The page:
Dairy farm fined $25,000 for pollution

04:45, Jul 15 2013
Drumblade Farm pollution
POLLUTION: An irrigator malfunction caused 'severe effluent ponding' on a Hinds farm.

A Canterbury farm has been fined $25,000 after discharging dairy effluent on to land.

Drumblade Farm Ltd pleaded guilty to breaching the Resource Management Act after problems with a travelling irrigator caused ''severe effluent ponding'' on its Hinds dairy farm.

In a written decision, Judge Paul Kellar fined the company $25,000 plus costs.

When an Environment Canterbury compliance officer made a routine visit on April 17 2012, he was informed a nozzle had come off the travelling irrigator.

Upon inspection, he found liquid and solid dairy effluent which had been discharged and was ponding.

A follow-up inspection on April 30 2012 revealed further severe ponding from the travelling irrigator, with depths of up to 80mm.

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The compliance officer was told this was because of a hose disconnect and the resulting pooling caused by the equipment malfunction.

During a further follow-up site visit on May 9, no ponding was observed where the travelling irrigator was operating.

Judge Kellar said the discharge of effluent on each occasion was not expressly allowed by the resource consent because the discharge of effluent in that period did not comply with the consent conditions.

The defendant company had been content to leave responsibility for effluent management to the sharemilker, High Pines Ltd, through a contractual arrangement they had put in place.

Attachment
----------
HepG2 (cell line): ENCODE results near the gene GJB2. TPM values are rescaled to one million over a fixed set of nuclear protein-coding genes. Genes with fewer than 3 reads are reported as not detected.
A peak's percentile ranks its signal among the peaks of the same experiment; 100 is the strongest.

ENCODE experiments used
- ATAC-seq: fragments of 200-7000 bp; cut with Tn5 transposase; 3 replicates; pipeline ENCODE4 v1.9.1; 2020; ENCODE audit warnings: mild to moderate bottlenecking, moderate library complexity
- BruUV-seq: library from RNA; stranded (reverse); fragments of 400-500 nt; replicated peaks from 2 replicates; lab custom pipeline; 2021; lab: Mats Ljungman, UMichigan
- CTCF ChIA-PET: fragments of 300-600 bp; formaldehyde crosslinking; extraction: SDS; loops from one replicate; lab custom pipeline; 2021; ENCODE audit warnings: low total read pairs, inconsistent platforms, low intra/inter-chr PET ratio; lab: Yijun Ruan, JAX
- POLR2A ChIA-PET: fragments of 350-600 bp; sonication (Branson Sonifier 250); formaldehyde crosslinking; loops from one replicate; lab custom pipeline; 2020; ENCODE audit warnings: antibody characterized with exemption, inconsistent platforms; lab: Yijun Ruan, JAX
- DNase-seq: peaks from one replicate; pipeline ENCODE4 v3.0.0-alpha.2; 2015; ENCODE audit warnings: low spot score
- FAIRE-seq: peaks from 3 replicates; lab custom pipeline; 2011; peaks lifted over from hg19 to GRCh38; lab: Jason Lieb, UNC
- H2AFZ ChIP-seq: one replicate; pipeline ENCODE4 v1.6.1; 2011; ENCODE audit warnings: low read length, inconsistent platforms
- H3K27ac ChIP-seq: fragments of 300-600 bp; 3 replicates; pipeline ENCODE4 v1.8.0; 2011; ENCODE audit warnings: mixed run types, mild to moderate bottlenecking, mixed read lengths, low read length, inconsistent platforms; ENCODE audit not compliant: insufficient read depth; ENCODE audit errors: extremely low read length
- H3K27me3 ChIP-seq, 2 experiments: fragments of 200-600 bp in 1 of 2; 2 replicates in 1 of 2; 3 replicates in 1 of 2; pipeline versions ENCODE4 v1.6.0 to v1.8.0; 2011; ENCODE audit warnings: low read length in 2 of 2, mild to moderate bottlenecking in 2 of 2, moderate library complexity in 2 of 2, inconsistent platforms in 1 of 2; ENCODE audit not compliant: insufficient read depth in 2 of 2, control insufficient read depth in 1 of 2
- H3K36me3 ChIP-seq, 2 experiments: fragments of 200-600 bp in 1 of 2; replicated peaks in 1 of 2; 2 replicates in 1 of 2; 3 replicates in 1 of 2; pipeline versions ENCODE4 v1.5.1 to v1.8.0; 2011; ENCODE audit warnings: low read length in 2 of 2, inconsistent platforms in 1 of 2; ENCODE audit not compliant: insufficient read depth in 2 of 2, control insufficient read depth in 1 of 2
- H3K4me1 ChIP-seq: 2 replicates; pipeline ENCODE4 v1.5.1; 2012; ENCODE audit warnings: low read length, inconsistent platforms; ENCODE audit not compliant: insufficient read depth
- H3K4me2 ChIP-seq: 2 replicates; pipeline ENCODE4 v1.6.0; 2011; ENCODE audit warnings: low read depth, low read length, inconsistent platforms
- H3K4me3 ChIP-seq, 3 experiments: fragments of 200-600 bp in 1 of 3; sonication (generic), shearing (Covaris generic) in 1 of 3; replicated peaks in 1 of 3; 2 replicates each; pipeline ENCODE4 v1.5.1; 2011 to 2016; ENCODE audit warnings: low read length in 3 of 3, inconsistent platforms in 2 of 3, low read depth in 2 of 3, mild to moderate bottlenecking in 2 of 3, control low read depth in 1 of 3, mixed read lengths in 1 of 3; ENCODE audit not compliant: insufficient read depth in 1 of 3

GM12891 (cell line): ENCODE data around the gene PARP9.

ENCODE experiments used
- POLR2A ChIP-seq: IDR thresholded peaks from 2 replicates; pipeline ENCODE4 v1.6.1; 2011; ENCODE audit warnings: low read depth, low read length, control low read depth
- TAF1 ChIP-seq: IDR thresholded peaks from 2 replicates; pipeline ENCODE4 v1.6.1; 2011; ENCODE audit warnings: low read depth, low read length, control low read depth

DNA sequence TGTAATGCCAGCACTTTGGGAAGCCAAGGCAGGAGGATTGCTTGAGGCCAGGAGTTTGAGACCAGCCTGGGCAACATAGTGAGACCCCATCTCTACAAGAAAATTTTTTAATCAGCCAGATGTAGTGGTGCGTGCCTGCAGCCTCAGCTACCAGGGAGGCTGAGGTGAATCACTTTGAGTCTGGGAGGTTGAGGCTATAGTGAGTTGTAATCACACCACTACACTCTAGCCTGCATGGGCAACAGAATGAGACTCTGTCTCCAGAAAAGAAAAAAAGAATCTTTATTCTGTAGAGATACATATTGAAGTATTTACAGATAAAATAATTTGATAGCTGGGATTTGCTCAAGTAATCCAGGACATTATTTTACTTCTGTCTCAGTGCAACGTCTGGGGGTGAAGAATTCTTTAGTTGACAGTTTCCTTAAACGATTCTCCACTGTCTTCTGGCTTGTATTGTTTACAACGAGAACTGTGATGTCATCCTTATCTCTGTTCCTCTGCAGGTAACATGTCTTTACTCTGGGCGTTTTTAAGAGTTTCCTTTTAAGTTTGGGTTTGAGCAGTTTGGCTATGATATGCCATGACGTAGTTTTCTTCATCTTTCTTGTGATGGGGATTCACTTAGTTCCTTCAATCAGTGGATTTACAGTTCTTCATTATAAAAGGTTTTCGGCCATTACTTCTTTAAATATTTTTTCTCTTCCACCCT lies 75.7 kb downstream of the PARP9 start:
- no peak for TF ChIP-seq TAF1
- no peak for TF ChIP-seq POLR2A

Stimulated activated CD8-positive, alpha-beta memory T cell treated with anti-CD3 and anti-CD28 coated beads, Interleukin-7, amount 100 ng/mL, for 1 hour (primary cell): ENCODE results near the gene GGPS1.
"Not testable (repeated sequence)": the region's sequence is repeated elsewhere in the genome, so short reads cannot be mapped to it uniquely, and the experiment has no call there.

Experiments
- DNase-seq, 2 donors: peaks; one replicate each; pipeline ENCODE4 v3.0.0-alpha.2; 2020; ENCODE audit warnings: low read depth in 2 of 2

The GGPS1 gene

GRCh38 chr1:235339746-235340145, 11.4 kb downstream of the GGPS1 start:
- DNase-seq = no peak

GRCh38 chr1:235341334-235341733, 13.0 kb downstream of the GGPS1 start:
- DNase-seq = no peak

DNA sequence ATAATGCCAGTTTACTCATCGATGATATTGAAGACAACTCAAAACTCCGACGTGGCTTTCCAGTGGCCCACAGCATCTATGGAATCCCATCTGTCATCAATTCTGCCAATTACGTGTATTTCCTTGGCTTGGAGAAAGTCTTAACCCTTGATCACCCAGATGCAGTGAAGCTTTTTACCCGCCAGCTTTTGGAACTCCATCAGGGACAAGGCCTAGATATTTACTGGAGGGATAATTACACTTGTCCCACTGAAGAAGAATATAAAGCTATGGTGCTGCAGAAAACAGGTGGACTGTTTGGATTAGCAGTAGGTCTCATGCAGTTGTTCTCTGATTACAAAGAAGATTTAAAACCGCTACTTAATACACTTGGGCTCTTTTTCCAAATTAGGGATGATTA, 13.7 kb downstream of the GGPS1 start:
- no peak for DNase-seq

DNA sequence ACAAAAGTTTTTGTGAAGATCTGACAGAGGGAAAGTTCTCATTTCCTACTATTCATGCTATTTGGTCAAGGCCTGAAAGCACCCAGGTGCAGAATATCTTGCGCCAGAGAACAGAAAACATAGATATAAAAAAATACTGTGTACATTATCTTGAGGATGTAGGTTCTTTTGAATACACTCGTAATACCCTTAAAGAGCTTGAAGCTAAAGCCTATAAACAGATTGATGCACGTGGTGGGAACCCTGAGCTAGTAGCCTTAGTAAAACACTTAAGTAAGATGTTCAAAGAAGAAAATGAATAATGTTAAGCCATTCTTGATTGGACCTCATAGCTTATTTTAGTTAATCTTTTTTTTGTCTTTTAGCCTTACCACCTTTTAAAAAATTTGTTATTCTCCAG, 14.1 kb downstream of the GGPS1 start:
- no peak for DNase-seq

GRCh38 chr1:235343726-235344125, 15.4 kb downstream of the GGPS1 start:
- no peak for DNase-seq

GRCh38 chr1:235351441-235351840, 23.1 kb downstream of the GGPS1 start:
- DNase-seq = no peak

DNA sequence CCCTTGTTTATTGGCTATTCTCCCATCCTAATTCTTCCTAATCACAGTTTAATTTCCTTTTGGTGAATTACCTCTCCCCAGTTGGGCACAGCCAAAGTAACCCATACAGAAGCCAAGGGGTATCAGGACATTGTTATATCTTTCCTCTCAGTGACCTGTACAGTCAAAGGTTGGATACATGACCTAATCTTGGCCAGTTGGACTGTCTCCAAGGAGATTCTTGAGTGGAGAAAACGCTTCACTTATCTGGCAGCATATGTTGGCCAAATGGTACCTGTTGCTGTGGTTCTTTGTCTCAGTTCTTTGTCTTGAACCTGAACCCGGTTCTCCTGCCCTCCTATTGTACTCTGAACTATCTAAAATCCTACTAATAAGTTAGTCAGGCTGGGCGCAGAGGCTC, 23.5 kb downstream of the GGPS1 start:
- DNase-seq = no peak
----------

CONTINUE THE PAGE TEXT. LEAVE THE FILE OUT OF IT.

However, Environment Canterbury resource management director Kim Drummond said, ''It is not sufficient to rely on compliance obligations being met solely through contractual means.

"Despite any agreement that may apportion liability between owner or consent holder and sharemilker, it is not possible to contract out of responsibilities under the RMA, including consent conditions.''

He said if consent holders left a travelling irrigator unmonitored while it was discharging and there was a failure then they would be responsible for the unlawful discharge.

''Farm owners and consent holders must ensure they have in place supervised and properly managed processes for responsibly dealing with dairy effluent disposal.''

Judge Kellar noted the system operated by Drumblade Farm Ltd at its Hinds dairy farm was similar to that used by 96 per cent of dairy farms in the Canterbury region - using irrigation to dispose of dairy effluent to land.

He noted the company had since taken steps to avoid a repeat of the problem, including construction of a new pond, and having a GPS system fitted to the irrigator that sends an text message to the sharemilker/farm manager if it stops or if there was a fault.

In setting the fine, Judge Kellar said the farm had had a number of non-compliance issues in 2007 and 2008 where effluent ponding was substantiated.

He fined the company $25,000, court costs of $132.89, solicitor's costs of $113 and disbursements of $2990.80 to be paid to ECan.

The Press